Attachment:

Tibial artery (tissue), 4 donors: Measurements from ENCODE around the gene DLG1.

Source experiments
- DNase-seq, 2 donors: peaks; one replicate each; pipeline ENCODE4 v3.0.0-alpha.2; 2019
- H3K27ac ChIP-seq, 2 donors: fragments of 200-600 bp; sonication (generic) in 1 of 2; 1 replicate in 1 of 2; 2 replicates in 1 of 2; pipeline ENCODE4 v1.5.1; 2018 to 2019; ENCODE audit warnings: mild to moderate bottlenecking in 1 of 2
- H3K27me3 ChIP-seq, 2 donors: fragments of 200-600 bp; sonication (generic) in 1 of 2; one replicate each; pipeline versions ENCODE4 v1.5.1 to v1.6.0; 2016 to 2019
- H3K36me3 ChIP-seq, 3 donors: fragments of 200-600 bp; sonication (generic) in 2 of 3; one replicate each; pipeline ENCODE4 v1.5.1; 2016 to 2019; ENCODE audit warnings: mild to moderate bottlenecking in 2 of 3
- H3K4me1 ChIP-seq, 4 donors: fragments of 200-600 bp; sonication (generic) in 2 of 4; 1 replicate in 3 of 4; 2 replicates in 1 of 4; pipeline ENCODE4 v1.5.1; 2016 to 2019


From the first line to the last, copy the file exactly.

Tibial artery (tissue), 4 donors: Measurements from ENCODE around the gene DLG1.

Source experiments
- DNase-seq, 2 donors: peaks; one replicate each; pipeline ENCODE4 v3.0.0-alpha.2; 2019
- H3K27ac ChIP-seq, 2 donors: fragments of 200-600 bp; sonication (generic) in 1 of 2; 1 replicate in 1 of 2; 2 replicates in 1 of 2; pipeline ENCODE4 v1.5.1; 2018 to 2019; ENCODE audit warnings: mild to moderate bottlenecking in 1 of 2
- H3K27me3 ChIP-seq, 2 donors: fragments of 200-600 bp; sonication (generic) in 1 of 2; one replicate each; pipeline versions ENCODE4 v1.5.1 to v1.6.0; 2016 to 2019
- H3K36me3 ChIP-seq, 3 donors: fragments of 200-600 bp; sonication (generic) in 2 of 3; one replicate each; pipeline ENCODE4 v1.5.1; 2016 to 2019; ENCODE audit warnings: mild to moderate bottlenecking in 2 of 3
- H3K4me1 ChIP-seq, 4 donors: fragments of 200-600 bp; sonication (generic) in 2 of 4; 1 replicate in 3 of 4; 2 replicates in 1 of 4; pipeline ENCODE4 v1.5.1; 2016 to 2019